“Nationally, Michigan produces the second most diverse crop mix in the nation,” says Seng. “With Detroit being our state’s most populated city, we have the opportunity and responsibility in sharing this bounty. The Eastern Market has long been a place where wholesale buyers/independent grocers source this diverse offering of specialty crops. The fact that a buyer can coordinate the purchase of a vast array of produce in one central location is what makes our wholesale market unique. In season, this market operates between midnight and 6 am, and buyers can walk the floor and choose specific produce for their market or outlet. This level of access is something we’re incredibly proud of.”
Seng points out that interest in local produce and understanding where food originates is a growing trend in Detroit.
“We believe that transparency in the food chain is critically important for our customers, and something that is becoming a bigger competitive advantage for our growers,” he says. “Organic sales show to be softening a bit, and customers are becoming more likely to ask where a product is from or which farmer produced it. This interest in regionally produced and source-identified produce seems to be getting stronger.”
Argus Farm Stop, with three locations in the Detroit suburb of Ann Arbor, MI, offers local food seven days a week and works on consignment, so farmers own the produce, set the price and keep 70% of the sale. The Argus operation is focused on promoting the region’s fruits and the vegetables, so it isn’t the place to buy bananas.
The produce-focused, locally oriented stores are serving consumers who want to explore products with origins in Michigan or the immediately surrounding region and “who are becoming extremely passionate about what they can get,” says Dani Cavagnaro, Argus produce manager. “If you can’t get a banana you want, we just finished up with pawpaw season, and people are becoming interested in pawpaws. They taste very tropical ,but they are native and they are really sustainable. It’s an opportunity for when people come in looking for a certain thing, we can redirect and show them something new.”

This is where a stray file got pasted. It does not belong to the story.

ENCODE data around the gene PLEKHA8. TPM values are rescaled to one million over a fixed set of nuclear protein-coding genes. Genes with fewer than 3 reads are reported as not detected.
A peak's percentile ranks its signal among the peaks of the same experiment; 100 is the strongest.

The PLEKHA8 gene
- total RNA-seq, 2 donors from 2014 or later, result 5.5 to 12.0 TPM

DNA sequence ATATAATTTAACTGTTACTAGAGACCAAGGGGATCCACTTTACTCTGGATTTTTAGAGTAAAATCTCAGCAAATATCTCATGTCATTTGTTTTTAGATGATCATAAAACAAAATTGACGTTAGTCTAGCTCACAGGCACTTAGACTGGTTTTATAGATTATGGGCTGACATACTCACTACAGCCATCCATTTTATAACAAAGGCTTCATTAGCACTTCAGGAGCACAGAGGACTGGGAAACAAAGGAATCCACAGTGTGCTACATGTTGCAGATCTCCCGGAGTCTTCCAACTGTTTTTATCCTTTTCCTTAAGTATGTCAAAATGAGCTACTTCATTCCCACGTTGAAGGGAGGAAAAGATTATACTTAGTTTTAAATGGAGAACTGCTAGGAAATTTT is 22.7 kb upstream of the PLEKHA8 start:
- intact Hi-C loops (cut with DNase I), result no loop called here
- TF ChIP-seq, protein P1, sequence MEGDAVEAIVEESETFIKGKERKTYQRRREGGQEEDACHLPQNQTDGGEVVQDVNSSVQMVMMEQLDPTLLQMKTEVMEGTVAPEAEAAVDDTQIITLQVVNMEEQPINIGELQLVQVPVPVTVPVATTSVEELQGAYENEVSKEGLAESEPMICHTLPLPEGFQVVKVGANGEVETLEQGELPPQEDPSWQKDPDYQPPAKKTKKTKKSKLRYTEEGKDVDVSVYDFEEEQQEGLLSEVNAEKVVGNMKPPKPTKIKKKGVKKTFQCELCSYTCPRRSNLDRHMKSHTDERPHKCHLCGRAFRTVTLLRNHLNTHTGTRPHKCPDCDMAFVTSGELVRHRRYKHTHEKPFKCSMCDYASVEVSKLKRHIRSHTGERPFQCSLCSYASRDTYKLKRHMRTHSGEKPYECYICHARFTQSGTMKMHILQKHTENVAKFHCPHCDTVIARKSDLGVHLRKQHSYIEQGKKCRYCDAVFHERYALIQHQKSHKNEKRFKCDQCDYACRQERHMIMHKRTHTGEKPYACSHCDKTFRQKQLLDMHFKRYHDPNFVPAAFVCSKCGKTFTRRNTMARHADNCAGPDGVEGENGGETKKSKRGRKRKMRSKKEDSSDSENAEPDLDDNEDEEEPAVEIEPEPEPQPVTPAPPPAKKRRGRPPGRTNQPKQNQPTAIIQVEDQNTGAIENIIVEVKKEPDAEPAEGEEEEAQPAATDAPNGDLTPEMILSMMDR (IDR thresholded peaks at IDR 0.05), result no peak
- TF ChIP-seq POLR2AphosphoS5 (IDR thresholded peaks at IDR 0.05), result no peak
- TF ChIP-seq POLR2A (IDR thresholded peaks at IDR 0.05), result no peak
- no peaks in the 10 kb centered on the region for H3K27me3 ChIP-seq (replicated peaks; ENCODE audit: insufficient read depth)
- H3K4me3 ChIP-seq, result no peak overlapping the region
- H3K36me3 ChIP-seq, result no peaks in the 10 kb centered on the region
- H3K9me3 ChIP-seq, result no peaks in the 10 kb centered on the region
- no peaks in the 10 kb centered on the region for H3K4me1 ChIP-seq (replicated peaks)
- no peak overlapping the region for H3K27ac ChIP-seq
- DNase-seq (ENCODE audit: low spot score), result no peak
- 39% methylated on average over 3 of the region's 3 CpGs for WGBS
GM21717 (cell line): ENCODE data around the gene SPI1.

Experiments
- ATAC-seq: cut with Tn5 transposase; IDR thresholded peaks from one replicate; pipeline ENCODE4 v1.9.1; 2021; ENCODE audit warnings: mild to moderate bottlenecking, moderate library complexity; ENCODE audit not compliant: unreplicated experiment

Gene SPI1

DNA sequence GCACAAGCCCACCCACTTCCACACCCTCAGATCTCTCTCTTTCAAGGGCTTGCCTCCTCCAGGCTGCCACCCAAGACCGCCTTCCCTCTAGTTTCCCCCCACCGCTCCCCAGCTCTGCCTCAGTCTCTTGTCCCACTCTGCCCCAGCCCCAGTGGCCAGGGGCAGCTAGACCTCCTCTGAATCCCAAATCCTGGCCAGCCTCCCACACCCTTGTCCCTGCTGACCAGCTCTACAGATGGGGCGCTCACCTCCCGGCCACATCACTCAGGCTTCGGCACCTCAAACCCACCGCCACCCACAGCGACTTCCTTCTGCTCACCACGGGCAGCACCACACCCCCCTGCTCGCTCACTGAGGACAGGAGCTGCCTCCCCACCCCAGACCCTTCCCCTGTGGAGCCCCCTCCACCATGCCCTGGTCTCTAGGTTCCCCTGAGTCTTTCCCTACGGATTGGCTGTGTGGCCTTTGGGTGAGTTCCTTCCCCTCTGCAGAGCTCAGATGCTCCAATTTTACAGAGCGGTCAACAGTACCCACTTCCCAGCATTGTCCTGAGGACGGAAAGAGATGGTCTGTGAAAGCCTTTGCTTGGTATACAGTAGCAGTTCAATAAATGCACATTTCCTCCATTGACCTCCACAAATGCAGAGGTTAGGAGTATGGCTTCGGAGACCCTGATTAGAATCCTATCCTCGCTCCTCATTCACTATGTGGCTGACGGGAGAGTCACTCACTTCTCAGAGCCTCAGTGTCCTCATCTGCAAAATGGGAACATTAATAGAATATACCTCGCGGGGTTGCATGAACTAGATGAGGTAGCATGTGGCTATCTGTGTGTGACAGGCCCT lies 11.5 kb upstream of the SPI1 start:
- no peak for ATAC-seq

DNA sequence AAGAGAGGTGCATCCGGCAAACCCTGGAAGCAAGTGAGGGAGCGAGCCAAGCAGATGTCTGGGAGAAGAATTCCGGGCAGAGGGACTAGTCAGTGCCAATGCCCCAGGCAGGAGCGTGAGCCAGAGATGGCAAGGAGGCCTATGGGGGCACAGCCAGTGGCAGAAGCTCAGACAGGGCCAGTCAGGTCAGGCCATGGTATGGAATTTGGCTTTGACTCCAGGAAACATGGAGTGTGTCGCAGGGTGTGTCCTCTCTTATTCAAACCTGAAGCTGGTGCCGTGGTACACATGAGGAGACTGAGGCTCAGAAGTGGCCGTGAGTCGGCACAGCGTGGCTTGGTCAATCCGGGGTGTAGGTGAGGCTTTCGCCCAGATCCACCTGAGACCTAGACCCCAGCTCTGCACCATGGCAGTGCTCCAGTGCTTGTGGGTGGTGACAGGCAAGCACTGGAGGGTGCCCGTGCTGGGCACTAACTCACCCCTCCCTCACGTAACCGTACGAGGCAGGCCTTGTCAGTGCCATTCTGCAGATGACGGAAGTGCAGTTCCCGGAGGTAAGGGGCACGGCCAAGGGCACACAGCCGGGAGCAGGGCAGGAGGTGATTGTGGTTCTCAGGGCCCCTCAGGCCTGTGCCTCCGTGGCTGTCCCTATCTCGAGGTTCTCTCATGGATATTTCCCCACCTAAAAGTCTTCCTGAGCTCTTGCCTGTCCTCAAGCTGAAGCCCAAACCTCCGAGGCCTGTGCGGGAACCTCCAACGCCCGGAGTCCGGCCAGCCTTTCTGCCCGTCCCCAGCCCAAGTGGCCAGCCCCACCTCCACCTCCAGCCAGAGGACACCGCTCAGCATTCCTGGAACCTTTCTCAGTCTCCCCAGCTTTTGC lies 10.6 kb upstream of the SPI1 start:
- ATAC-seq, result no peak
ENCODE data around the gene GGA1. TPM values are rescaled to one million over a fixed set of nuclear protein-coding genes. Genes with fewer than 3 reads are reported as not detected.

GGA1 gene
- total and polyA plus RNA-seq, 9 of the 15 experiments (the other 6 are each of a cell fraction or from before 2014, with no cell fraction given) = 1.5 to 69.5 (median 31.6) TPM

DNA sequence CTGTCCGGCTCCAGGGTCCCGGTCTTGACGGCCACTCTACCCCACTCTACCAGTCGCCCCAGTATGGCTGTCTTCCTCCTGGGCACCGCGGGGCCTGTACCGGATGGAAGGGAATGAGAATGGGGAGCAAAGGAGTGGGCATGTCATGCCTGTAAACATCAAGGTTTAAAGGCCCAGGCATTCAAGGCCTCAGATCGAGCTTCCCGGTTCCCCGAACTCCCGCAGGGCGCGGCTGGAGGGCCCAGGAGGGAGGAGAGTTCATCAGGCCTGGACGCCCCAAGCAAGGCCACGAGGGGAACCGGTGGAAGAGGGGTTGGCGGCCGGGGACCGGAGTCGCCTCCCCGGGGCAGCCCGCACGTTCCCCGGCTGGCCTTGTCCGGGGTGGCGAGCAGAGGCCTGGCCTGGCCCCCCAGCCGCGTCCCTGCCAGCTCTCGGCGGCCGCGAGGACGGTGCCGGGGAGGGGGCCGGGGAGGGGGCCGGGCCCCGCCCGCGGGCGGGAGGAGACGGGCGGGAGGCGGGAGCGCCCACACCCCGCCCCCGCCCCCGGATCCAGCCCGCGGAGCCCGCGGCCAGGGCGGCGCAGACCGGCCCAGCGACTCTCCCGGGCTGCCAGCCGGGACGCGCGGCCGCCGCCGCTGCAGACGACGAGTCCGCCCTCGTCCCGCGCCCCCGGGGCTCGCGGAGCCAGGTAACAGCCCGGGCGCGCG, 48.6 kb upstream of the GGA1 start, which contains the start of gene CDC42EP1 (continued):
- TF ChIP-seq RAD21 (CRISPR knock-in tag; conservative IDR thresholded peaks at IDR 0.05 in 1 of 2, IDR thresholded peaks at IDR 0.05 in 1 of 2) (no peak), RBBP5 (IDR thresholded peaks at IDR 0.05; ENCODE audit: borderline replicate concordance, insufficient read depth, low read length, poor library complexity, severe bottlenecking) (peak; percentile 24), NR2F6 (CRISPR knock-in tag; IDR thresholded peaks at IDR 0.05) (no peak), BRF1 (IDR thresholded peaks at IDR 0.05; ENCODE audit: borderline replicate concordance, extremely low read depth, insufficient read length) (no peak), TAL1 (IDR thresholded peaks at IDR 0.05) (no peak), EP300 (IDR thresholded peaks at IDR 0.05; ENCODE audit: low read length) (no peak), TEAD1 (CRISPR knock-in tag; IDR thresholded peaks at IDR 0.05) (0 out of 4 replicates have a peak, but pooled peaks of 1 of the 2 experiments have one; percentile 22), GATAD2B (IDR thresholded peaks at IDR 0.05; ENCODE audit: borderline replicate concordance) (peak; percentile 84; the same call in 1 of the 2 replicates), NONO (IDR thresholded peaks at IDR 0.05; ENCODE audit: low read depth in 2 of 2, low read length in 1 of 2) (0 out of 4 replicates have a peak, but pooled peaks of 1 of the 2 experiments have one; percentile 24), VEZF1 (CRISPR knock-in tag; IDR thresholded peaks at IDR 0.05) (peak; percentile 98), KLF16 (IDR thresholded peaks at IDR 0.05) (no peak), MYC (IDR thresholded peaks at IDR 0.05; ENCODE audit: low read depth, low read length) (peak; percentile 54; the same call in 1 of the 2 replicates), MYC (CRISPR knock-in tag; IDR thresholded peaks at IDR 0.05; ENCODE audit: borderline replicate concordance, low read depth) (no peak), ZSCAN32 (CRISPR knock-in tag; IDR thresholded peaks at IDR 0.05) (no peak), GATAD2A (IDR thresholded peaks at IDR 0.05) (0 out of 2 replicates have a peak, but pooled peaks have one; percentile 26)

Argus not only sells through the stores themselves, but also offers produce boxes, delivery and, at one store, pickup to make eating local convenient.
At Argus, produce “is the main event,” Cavagnaro says, so even if the store also includes limited everyday grocery items, a little locally butchered meat and some products from nearby artisans, “70% to 80% of our time and attention and effort is to produce.”
The macro environment has made things tough, including for wholesalers on the Detroit Terminal Market, first with COVID-19 then with labor shortages, fuel prices and inflation. Still, says Jordan Grainger, vice president of sales and business development, Ben B. Schwartz & Sons, Detroit, the Motor City has some important factors supporting the produce industry.
“Detroit is unique with the support from the local independent grocery stores that shop the market,” Grainger says. “Michigan has a strong presence of independent grocery stores that are supported by the communities. These stores pride themselves on quality, which aligns perfectly with Ben B.’s values.”
Independents help define a market, given each indy grocery is focused on a particular neighborhood and its unique population.
“Independent retailers are an asset to any market; they can react quickly and take advantage of daily opportunities,” says Dominic Riggio, president, Riggio Distribution. “Independents give wholesalers and their suppliers the opportunity to get new products to market quickly and efficiently. Independents can capitalize on trends seen on cooking shows, social media as well as local restaurants and the foodservice scene.”